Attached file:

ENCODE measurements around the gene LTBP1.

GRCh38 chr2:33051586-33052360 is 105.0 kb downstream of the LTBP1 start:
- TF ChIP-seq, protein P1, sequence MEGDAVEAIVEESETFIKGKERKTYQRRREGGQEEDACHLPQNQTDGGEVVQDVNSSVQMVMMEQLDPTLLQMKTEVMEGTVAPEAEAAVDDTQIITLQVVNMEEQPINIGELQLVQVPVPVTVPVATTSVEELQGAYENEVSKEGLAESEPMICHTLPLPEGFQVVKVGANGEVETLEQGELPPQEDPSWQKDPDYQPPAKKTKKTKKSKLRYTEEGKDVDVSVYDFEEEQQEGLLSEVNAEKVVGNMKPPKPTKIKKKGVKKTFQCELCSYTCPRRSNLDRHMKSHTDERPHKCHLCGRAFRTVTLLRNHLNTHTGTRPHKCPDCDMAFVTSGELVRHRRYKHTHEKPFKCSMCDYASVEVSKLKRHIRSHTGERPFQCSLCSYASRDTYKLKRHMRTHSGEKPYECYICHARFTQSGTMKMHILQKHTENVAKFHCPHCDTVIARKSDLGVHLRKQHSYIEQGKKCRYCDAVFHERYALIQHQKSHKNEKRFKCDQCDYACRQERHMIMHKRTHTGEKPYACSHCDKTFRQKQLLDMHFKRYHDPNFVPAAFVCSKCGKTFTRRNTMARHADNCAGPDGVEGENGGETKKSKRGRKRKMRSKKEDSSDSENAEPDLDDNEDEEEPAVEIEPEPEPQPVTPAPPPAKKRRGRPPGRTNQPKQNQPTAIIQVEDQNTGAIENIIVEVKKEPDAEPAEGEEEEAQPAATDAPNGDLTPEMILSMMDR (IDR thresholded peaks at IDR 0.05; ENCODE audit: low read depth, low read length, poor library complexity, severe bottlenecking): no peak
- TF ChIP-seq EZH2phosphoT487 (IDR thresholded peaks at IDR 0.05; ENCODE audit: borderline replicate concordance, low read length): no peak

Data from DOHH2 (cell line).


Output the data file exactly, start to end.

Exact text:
ENCODE measurements around the gene LTBP1.

GRCh38 chr2:33051586-33052360 is 105.0 kb downstream of the LTBP1 start:
- TF ChIP-seq, protein P1, sequence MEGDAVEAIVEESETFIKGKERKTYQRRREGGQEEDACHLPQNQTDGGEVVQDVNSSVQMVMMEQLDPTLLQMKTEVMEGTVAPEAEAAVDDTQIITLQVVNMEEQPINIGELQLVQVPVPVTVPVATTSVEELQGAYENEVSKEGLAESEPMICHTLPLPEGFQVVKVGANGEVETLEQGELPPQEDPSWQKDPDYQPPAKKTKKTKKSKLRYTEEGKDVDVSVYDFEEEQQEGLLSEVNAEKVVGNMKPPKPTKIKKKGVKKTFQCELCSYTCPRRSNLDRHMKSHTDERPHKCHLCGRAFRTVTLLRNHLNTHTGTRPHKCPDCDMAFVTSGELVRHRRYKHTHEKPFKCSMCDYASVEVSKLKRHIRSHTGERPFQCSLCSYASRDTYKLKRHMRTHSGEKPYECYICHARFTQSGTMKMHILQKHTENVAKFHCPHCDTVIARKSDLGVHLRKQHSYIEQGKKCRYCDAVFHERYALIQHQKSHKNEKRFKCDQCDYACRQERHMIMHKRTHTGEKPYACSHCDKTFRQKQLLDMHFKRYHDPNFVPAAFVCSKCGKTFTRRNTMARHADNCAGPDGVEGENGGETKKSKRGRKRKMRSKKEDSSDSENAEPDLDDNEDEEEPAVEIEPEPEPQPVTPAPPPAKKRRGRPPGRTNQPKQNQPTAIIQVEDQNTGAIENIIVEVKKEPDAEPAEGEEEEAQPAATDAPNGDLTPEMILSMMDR (IDR thresholded peaks at IDR 0.05; ENCODE audit: low read depth, low read length, poor library complexity, severe bottlenecking): no peak
- TF ChIP-seq EZH2phosphoT487 (IDR thresholded peaks at IDR 0.05; ENCODE audit: borderline replicate concordance, low read length): no peak

Data from DOHH2 (cell line).